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Once upon a time, Honda produced a legendary compact SUV that was practical, versatile, and quirky to boot. Its flexible utility, easy handling, and unusual profile made it stand out against its more conventional rivals the Jeep Compass, Nissan Rogue, and Ford Edge

This storied SUV was the now-defunct Honda Element. Despite Honda’s decision to stop production of this idiosyncratic vehicle, it continues to be loved by a passionate group of enthusiasts. Here’s why the Element’s followers remain devoted to it.

The Toaster

Before small squarish cars and SUVs such as the Scion xB and the Kia Soul became cool, there was the Honda Element. Not only is it boxy, but it also measures over 70 inches tall and had a wheelbase of only 101 inches.

It was based on the Honda CR-V platform. But you wouldn’t know that by looking at its curved roofline inspired by the shape of a surfboard and its decidedly un-aerodynamic profile.

Dimensions such as these gave the Element a distinct resemblance to a toaster, as owners affectionately dubbed it. Other nicknames were “the pie wagon” and “the boxcar”.

But the Honda Element offered far more utility than a simple box on wheels would. It was configured with five doors, and large cargo could be easily loaded from the side because it had biparting front and rear doors. It was designed so that you’d first have to open the front doors before opening the outward-swinging rear doors. And the maximum cargo space without its removable seats added up to an amazing 74.6 cubic feet.

The back seats could also be folded individually into a flat, horizontal position, so the Element’s occupants could sleep on them if they wanted. They also could be stowed up on the sides of the cargo area.

Perfect for the outdoors

Another aspect of this SUV’s outdoorsy, camper van aura is that some earlier variants came with a manual sunroof over the rear cargo area. The sunroof could be removed and tall, slender cargo like surfboards or skis perhaps, could poke out of the top of the Element.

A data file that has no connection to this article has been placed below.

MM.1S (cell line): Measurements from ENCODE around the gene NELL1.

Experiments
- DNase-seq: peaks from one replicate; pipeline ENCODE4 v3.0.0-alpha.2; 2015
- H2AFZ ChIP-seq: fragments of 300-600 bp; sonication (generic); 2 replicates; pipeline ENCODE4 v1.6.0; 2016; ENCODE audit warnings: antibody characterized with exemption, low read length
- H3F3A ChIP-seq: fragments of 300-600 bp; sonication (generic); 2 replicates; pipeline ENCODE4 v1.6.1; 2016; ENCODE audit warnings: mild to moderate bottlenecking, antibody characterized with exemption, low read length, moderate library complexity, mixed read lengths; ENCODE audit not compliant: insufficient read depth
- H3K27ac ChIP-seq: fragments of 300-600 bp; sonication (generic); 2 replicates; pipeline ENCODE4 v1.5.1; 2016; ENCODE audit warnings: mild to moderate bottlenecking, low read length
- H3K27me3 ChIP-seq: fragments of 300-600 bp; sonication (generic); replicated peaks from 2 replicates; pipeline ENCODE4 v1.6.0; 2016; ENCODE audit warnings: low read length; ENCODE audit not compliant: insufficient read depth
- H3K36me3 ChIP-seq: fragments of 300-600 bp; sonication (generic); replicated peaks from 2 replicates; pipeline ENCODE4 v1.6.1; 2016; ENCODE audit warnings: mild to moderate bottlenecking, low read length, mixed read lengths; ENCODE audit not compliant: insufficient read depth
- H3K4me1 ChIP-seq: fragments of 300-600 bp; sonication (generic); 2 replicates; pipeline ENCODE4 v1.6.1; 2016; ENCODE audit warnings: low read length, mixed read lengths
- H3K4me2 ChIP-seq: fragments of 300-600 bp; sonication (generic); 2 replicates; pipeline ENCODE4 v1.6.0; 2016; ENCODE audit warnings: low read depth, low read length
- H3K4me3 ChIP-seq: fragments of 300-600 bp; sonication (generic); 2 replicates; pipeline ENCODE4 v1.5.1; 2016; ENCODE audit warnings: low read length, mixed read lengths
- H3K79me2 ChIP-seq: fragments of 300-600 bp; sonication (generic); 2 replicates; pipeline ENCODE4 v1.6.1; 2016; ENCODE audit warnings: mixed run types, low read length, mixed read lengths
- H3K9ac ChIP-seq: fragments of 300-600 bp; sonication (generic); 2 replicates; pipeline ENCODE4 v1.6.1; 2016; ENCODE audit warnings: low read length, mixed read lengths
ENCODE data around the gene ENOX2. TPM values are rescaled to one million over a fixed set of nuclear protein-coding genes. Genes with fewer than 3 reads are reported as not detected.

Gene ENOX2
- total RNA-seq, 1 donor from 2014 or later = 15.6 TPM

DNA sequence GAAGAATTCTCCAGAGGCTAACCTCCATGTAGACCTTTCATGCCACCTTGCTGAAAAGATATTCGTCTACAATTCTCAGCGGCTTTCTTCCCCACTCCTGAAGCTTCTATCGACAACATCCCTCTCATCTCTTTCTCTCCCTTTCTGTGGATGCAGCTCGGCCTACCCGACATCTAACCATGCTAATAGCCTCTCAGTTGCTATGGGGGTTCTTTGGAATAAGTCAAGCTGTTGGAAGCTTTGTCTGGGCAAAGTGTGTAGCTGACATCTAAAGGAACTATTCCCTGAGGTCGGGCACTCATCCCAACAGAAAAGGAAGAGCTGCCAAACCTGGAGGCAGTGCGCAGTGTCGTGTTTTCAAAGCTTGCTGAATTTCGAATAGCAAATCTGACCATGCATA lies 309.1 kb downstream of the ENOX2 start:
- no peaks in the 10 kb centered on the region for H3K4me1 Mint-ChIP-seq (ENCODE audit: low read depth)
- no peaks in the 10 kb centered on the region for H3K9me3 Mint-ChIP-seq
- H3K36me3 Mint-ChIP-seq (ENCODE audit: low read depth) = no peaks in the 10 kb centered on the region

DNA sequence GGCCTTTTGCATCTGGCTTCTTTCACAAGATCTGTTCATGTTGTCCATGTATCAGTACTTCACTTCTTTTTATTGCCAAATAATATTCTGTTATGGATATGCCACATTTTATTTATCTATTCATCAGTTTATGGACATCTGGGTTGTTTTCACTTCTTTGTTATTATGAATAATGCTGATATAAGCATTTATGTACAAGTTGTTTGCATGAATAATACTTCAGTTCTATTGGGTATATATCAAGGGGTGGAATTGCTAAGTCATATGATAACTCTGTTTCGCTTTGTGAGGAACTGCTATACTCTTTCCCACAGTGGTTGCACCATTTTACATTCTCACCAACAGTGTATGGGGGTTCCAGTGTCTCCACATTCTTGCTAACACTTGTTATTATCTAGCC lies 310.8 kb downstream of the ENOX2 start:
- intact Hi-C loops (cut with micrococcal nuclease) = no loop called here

Owners who hauled kids, dogs, or messy cargo loved the Honda’s stain-resistant upholstery and industrial-grade, textured urethane flooring. Unlike the flooring on the Jeep Gladiator, though, it can’t be hosed out. But it can be easily wiped off.

The Element was equipped with a 2.4-liter four-cylinder engine that produced 166 hp and 160 lb-ft, paired with either a five-speed manual or five-speed automatic transmission. Buyers could choose between front-wheel drive or a real-time four-wheel drive. It also had a towing capacity of 1,500 pounds — perfect for a small camper or a bike trailer. 

The brief lifespan of the Honda Element

The Element had just one generation. It rolled out of the factory in late 2002, and the last model was made in late 2010 for the 2011 model year. Over those years, Honda refreshed it and added and subtracted trim levels. But only about 325,000 of these SUVs were sold. The Element never became a big seller the way the Civic or the Accord did.

According to Alex Taylor III of, Honda designed the Element for young people who enjoyed active lifestyles. It seemed like an ideal fit, but Honda targeted the wrong generation because people over 35 were buying Elements.

To make matters worse, the more conventional CR-V had more buyer appeal because it got better fuel economy, was more driveable, and could hold an additional passenger.

Honda came to the realization that it made a miscalculation by designing a niche vehicle and cut its losses after eight years of dwindling sales. And the automaker didn’t anticipate that the Element’s targeted buyers didn’t have the money to buy it. 

Honda not only missed the mark with this demographic but it also stumbled in keeping the older buyers the Element did attract. For those reasons it was doomed.

Why the Honda Element still has many fans

In a broad stroke of irony, the Honda Element has recently become something of a cult classic. It was a little too far ahead of its time in 2003, but now its fans have caught up. Here are some reasons why they love it.

The Element handles reasonably well for a box on wheels, and it has a small footprint for parking. Its novel configuration makes it easy to load large, odd-shaped cargo. And it has an immediately recognizable profile. These features have great appeal for many owners.

Some fans take their Elements on camping, biking, or surfing trips, just as Honda’s designers intended. There’s plenty of space in the rear for any kind of sports equipment, including bigger stuff like a Honda Grom or kitesurfing gear.

The Element’s roominess also has made fans out of delivery folks, service people, musicians, and artists. It’s a proven kid and dog mover as well. Enthusiasts of the Element appreciate its versatility, utility and, yes, its eccentricities. So, the question on many fans’ minds is: will Honda bring the Toaster back? We hope so, and soon.


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